Hurricane Beryl Hurtles into the Caribbean

Hurricane Beryl Hurtles into the Caribbean

The first Atlantic hurricane of 2024 produced dangerous winds and life-threatening storm surge as it barreled into the Caribbean’s Grenadine Islands. On the morning of July 1, Hurricane Beryl made landfall on Carriacou Island as a Category 4 storm with maximum sustained winds of 150 miles (240 kilometers) per hour.

This image, captured by the VIIRS (Visible Infrared Imaging Radiometer Suite) on NOAA-21, shows Hurricane Beryl at 12:50 p.m. Atlantic Standard Time on June 30, when the eye of the storm was about 300 miles (490 kilometers) southeast of Barbados. An hour before the image was captured, the National Hurricane Center upgraded Beryl to a Category 4 hurricane with sustained winds of 130 miles per hour.

Beryl formed as a tropical depression in the central tropical Atlantic on June 28 and then became a tropical storm on June 29. The storm rapidly intensified from a tropical storm to a powerful Category 4 in less than 24 hours. “Rapid intensification” occurs when wind speeds increase by at least 35 miles (56 kilometers) per hour, over 24 hours.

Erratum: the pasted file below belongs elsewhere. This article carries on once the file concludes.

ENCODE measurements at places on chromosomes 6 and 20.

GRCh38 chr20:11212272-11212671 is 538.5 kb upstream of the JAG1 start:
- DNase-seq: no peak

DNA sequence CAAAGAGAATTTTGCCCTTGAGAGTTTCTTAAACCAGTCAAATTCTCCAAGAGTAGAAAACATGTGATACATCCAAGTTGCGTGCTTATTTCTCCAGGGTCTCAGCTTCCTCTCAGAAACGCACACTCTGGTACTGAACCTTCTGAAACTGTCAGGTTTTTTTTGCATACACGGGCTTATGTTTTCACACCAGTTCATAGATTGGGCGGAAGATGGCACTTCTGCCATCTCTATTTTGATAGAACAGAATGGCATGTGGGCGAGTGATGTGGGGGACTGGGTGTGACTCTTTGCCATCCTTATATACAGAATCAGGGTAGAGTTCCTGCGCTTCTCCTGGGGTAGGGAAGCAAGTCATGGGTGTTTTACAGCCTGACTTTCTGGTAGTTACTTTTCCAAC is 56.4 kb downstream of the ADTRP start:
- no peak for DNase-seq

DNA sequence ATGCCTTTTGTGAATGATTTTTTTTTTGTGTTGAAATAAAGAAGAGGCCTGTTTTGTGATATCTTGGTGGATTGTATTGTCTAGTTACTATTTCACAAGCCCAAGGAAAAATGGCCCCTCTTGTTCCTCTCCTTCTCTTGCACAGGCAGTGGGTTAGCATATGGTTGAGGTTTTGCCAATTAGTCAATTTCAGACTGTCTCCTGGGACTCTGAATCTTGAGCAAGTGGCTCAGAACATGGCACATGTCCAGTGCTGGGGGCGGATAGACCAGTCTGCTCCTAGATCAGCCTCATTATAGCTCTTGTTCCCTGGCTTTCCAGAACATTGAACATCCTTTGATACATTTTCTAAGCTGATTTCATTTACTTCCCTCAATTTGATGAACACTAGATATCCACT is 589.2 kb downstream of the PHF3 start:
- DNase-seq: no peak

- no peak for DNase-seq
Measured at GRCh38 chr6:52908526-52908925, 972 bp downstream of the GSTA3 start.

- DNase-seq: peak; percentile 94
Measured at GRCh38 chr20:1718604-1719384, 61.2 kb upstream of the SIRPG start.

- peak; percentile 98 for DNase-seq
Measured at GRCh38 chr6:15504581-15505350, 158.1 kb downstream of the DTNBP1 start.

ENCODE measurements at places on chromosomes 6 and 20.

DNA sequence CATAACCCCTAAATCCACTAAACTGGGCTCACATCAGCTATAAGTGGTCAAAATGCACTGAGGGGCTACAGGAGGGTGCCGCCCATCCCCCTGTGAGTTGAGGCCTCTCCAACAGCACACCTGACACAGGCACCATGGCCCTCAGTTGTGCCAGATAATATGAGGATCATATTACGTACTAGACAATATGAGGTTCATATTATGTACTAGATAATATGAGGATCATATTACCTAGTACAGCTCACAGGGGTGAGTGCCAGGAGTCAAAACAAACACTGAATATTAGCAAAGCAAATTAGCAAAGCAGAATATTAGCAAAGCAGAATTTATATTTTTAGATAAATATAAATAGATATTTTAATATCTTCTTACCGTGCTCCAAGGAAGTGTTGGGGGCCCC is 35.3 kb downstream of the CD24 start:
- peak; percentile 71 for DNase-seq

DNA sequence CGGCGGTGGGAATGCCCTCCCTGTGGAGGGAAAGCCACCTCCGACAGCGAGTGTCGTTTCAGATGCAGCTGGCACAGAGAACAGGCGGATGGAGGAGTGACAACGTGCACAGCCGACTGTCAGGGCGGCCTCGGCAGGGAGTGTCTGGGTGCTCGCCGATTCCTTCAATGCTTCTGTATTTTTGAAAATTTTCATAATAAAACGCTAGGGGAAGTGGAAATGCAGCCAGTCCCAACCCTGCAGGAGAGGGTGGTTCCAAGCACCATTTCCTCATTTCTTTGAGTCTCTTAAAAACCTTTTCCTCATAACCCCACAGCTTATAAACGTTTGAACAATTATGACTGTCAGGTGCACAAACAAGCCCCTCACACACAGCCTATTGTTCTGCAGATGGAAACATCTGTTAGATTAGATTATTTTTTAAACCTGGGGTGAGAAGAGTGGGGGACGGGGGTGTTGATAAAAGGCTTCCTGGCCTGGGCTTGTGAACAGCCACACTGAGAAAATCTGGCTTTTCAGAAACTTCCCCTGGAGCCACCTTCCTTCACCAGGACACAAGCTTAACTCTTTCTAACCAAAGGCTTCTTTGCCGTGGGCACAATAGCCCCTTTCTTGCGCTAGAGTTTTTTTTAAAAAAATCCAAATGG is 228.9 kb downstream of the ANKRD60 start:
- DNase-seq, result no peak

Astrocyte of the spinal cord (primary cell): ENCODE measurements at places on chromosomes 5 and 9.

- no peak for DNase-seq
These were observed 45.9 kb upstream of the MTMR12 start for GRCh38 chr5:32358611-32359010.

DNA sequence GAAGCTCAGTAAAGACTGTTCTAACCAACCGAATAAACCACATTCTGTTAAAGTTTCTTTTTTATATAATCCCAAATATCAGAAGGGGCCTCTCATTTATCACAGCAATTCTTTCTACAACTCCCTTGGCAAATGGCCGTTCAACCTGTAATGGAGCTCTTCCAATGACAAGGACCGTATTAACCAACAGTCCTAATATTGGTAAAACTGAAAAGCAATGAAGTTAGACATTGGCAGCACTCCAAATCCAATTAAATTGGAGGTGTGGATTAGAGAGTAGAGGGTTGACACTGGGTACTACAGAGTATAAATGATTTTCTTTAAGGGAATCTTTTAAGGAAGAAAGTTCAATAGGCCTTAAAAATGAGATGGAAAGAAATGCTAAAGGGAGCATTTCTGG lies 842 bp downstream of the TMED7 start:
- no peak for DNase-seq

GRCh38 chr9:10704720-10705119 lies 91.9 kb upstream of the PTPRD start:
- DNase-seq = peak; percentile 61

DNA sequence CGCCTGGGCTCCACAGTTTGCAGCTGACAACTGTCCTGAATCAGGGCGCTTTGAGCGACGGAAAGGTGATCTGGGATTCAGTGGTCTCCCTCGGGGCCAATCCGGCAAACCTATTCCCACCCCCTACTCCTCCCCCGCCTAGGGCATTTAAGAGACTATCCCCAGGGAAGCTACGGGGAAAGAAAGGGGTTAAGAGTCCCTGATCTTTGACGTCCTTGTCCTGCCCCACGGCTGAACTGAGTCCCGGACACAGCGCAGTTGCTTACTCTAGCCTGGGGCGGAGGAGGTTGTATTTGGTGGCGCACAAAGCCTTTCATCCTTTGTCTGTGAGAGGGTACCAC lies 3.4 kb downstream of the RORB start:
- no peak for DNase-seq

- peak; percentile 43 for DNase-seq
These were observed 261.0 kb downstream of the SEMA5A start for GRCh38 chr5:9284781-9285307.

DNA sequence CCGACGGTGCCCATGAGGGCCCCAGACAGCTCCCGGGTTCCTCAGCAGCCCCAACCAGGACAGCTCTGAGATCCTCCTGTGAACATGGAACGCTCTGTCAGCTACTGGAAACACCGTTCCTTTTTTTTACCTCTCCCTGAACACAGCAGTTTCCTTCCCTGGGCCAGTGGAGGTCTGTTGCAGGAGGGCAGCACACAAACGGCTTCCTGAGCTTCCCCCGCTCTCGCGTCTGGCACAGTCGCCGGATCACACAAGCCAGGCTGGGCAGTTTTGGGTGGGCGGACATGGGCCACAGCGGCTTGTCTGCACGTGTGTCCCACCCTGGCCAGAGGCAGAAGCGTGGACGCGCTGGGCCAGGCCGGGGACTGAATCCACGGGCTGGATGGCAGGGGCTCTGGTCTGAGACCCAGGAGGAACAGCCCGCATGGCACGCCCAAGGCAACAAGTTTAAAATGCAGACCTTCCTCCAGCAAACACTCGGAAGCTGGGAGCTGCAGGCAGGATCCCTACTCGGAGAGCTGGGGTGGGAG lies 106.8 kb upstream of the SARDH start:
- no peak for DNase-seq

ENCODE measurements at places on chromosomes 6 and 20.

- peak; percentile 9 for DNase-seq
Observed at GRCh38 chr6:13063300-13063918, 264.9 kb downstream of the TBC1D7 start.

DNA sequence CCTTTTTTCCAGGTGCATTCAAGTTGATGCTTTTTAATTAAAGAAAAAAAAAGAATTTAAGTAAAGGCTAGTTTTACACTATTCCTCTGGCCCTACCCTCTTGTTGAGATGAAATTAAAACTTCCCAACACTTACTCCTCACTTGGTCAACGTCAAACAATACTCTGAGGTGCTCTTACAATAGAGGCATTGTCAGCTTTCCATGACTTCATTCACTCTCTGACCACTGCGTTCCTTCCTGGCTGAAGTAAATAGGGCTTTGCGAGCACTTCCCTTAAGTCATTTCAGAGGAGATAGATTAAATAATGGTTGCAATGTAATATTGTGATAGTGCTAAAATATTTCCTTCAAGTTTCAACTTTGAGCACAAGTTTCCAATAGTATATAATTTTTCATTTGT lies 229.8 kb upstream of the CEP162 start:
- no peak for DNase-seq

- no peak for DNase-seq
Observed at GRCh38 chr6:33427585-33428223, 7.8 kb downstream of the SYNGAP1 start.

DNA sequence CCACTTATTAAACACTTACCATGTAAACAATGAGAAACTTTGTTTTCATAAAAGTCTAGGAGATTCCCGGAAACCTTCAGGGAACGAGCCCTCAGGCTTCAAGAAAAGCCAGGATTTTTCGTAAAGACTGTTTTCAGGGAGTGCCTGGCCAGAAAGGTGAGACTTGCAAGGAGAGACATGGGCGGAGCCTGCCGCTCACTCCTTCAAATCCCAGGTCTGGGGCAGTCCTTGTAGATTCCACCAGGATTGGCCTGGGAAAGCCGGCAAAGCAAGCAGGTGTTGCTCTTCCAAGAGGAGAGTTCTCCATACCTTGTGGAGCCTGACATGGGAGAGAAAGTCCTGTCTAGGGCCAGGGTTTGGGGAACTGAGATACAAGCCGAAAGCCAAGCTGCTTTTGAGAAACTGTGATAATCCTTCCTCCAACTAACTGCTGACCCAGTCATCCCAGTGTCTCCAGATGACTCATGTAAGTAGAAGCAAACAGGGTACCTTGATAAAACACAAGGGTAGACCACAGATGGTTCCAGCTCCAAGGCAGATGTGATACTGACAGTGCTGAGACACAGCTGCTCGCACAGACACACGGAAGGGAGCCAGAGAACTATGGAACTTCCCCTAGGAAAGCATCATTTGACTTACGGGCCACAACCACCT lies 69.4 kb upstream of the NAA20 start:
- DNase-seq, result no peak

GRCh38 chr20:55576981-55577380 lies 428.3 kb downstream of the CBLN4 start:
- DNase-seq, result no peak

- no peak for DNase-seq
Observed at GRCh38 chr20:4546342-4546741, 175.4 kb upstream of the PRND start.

The National Hurricane Center noted that atmospheric conditions in late June are typically unfavorable for storm intensification in this part of the Atlantic. They also pointed out that very few storms have formed this far east so early in the season.

NASA Earth Observatory image by Michala Garrison, using VIIRS data from NASA EOSDIS LANCE, GIBS/Worldview, and the Joint Polar Satellite System (JPSS). Story by Emily Cassidy.

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